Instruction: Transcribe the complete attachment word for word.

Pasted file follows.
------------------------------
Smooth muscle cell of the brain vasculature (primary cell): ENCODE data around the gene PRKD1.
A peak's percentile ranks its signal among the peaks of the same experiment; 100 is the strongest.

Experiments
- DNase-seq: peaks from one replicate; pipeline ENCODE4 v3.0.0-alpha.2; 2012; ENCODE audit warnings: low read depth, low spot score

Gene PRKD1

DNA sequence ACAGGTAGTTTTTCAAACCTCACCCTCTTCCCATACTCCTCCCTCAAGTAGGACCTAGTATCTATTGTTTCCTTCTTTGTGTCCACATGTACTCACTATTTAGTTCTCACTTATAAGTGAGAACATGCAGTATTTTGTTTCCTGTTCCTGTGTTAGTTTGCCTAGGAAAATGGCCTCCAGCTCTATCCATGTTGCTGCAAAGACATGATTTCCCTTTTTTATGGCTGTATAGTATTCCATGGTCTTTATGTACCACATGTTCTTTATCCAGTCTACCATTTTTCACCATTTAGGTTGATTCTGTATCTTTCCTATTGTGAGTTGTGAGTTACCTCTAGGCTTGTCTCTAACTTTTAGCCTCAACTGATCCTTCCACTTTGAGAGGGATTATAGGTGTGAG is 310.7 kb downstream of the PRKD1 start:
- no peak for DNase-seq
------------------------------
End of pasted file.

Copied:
Smooth muscle cell of the brain vasculature (primary cell): ENCODE data around the gene PRKD1.
A peak's percentile ranks its signal among the peaks of the same experiment; 100 is the strongest.

Experiments
- DNase-seq: peaks from one replicate; pipeline ENCODE4 v3.0.0-alpha.2; 2012; ENCODE audit warnings: low read depth, low spot score

Gene PRKD1

DNA sequence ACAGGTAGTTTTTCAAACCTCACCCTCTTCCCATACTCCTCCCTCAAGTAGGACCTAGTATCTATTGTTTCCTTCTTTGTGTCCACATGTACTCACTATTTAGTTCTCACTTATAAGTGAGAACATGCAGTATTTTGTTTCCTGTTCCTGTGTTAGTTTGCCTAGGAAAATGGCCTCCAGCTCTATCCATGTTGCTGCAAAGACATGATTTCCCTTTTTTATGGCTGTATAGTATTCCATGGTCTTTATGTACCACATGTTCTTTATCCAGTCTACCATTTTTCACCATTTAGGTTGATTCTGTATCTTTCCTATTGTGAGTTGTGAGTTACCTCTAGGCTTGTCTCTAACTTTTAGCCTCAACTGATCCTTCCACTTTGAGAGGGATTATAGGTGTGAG is 310.7 kb downstream of the PRKD1 start:
- no peak for DNase-seq